It is no coincidence that these were Black men from Roxbury. The United States’ affordable housing and homelessness crises disproportionately impacts our Black and Brown communities. In Boston, Black people make up 47% of the homeless population, but only 25% of the overall population. It is also no coincidence that 3 of these 4 men had experienced incarceration. We know there is a connection between having been incarcerated and experiencing homelessness. A 2018 national study by the Prison Policy Initiative put numbers to the experiences of people we know: formerly incarcerated people are almost 10 times more likely to be homeless than the general public. The Boston Police referred to this as a “service day”. Boston Public Works shared and then deleted photos of people’s belongings being thrown into trash trucks, calling this a cleanup of “litter” and “debris”.



Through police order, many times in response to reports from housed community members or the business improvement district, unhoused people are forced to shuffle around and out of the Melnea Cass / Mass Ave area, with no safe place to simply exist in public. Boston Police cruisers crawl next to unhoused people gathered on the sidewalk with the officer alternating between running the siren and giving move along orders via megaphone. Curiously not an activity of Melnea Cass / Mass Ave 2.0, this has become Boston Police’s daily method of moving people along when daytime services close. 


Beautification, including the creation of welcoming spaces across the neighborhood and “ensuring that public open spaces are clean, safe and welcoming”, is central to the plan. Counter to these goals has been the installation of hostile architecture in the area; fences that have been erected along Mass Avenue, Melnea Cass Avenue, and Washington Street that block unhoused community members from accessing public green spaces. Historically, beautification has been code for gentrification and displacement, and with activities like daily 5am street cleaning by a DPW water truck and the addition of street lights in Newmarket Square it would seem that displacing unhoused people from the area is the greater goal. 



The City of Boston consistently reports that the people living unhoused in the area are not from Boston. While many of the people experiencing homelessness, and/or substance use disorder as well as people who use drugs in the area are from Boston, others have come to Boston for our “world class” healthcare and services, just as many housed people do. We assert unhoused people living in the Melnea Cass / Mass Ave area live in Boston, are members of our community and should be able to remain here. Services should not be moved away from the Melnea Cass / Mass Ave area, which provides services in a central location. Community-run resources should be implemented across the City of Boston and State of MA so people can have access to shelter, harm reduction programs, substance use disorder treatment, and support in their community of origin if it is safe for them, and they choose to do so.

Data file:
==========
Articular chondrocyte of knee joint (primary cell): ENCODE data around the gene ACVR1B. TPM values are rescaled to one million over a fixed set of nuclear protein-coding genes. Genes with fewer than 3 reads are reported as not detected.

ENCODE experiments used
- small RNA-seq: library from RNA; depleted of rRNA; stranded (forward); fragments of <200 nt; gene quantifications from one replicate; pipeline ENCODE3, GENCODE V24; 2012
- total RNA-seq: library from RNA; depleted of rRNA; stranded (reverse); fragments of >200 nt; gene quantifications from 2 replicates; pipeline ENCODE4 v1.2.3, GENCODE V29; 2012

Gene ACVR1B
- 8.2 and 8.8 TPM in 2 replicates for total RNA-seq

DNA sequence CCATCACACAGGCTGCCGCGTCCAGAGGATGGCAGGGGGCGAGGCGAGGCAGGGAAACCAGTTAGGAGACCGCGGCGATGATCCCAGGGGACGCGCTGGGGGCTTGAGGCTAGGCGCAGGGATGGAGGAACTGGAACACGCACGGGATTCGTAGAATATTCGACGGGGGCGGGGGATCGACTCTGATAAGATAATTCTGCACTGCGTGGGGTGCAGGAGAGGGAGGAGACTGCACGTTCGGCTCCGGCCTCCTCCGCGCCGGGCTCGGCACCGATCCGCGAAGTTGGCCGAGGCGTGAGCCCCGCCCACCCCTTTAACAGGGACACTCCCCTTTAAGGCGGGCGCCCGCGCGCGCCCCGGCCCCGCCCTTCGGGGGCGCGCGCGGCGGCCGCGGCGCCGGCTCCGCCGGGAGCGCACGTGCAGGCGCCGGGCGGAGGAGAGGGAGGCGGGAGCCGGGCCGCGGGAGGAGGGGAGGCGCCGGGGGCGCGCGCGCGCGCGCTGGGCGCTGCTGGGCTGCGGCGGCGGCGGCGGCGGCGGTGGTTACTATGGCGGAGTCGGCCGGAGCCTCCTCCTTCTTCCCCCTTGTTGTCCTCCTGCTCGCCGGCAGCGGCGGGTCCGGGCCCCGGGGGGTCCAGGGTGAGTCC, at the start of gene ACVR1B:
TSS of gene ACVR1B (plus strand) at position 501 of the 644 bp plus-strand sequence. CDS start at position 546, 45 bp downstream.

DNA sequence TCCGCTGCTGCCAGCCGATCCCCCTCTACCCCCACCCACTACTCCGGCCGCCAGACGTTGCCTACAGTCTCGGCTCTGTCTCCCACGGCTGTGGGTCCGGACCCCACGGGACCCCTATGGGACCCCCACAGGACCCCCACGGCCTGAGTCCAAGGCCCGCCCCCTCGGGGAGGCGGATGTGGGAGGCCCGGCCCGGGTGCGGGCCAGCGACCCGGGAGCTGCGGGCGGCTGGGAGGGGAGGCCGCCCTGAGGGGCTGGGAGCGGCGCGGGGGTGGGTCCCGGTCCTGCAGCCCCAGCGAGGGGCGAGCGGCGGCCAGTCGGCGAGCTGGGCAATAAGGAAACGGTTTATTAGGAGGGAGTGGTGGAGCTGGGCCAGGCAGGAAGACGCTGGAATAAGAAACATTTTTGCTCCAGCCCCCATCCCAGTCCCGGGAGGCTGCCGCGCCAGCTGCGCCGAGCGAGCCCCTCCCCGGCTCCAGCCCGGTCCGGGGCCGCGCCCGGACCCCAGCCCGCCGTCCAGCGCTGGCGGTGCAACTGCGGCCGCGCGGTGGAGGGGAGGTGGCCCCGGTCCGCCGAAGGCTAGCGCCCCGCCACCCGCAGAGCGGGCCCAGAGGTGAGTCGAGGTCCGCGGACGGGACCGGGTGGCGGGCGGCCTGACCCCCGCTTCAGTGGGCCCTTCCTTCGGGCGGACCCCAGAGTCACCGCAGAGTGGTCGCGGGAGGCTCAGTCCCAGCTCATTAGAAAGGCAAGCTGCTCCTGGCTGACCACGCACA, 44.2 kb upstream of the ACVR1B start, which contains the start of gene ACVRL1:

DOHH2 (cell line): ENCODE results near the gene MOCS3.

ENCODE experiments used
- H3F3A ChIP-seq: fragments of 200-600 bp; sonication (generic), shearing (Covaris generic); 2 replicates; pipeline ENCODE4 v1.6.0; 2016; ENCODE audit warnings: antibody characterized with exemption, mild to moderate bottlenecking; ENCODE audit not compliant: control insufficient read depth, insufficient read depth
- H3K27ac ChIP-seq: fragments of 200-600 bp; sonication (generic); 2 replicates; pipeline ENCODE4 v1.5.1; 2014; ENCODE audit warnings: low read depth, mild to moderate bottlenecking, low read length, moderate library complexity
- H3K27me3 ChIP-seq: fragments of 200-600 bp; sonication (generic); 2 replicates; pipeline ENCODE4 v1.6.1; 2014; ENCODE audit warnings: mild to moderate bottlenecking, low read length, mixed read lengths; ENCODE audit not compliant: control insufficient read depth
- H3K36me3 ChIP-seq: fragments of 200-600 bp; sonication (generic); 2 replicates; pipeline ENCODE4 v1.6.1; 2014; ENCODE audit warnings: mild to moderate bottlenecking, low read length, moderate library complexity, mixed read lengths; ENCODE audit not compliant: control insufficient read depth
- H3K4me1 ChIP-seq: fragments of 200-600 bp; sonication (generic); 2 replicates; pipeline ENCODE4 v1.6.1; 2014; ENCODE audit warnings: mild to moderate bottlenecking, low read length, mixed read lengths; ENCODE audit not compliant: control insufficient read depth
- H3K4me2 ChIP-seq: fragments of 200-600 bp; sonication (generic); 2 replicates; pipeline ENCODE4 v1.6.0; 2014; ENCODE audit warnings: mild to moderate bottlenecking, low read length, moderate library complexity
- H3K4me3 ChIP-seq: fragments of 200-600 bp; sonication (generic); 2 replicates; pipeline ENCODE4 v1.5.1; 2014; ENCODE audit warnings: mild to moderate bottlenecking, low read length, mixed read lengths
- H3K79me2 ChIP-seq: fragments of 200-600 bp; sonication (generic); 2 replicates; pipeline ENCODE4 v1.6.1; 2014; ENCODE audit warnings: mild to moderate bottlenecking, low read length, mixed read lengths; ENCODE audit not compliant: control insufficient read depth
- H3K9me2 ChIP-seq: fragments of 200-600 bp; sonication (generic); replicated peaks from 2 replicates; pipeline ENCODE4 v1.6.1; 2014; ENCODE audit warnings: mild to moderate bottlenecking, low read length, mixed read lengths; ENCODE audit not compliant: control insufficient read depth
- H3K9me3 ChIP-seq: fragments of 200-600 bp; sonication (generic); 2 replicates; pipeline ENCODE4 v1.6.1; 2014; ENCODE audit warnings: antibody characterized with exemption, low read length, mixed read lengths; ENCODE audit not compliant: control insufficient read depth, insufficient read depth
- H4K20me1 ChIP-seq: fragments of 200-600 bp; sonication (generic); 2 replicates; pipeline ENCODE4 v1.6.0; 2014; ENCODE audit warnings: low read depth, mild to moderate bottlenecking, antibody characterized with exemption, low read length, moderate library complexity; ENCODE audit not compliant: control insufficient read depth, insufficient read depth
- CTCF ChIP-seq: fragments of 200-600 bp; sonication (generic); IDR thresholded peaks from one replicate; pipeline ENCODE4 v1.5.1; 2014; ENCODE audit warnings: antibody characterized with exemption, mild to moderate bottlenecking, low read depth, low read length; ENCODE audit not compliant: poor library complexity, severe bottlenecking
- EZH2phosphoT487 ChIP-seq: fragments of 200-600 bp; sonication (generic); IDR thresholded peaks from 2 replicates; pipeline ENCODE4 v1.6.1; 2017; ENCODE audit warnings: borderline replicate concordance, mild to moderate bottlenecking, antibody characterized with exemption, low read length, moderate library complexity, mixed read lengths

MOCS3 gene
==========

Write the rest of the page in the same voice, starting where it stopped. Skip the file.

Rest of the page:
Early in COVID-19, people experiencing homelessness had to choose between two bad options: staying in crowded congregate shelters where COVID rates would soar or surviving a global pandemic outside. As the streets became quieter -- unhoused people became hypervisible to housed community members and the police. We know this hypervisibility can be intensified for Black and Brown residents living unhoused. People experienced increased harassment, criminalization, and coerced treatment. 


The expansion of the outdoor area of the BPHC Engagement Center and the implementation of temporary comfort stations allowed community members to meet some of their basic bodily needs, and practice basic hygiene but overwhelmingly people have been denied the dignity of meeting their basic bodily needs in private and practicing proper public health measures. 


As pandemic rates are increasing and winter is upon us, the City of Boston must follow HUD best practices and work as quickly as possible to offer COVID-19 negative unhoused community members non-congregate shelter options in hotels and dorms. Per CDC guidance, those who choose to not access shelter must not be swept from their encampments. 



We call on Mayor Walsh to release Melnea Mass / Mass Ave 3.0, a plan that would remove police from what should be a public health response and instead include evidence based solutions to homelessness & overdose crisis: housing, healthcare, and harm reduction. Resources should be community-based and outside of the criminal legal system. 


To address persistent structural racism resources should first be directed to organizations run by and for Black community members as repeatedly expressed in the demands of and documented in the People’s Budget presented by Families for Justice as Healing.



End the strategy of “redirecting encampments”, removing people from their communities, belongings, and systems of care that are necessary for their survival. Provide encampments with essential public services, like public toilets, hygiene facilities, sharps and trash collection; and fund necessary support and services from trusted community-based providers identified by encampment residents. 

End the City’s practice of criminalizing unhoused community members - stop the harassment, surveillance,

move along orders, arrests, and other practices that criminalize people for openly surviving and living in poverty. Actualize the City’s commitment to reduce the stigma of homelessness by affirming the rights of people who are unhoused by supporting the proposed State of MA Homeless Bill of Rights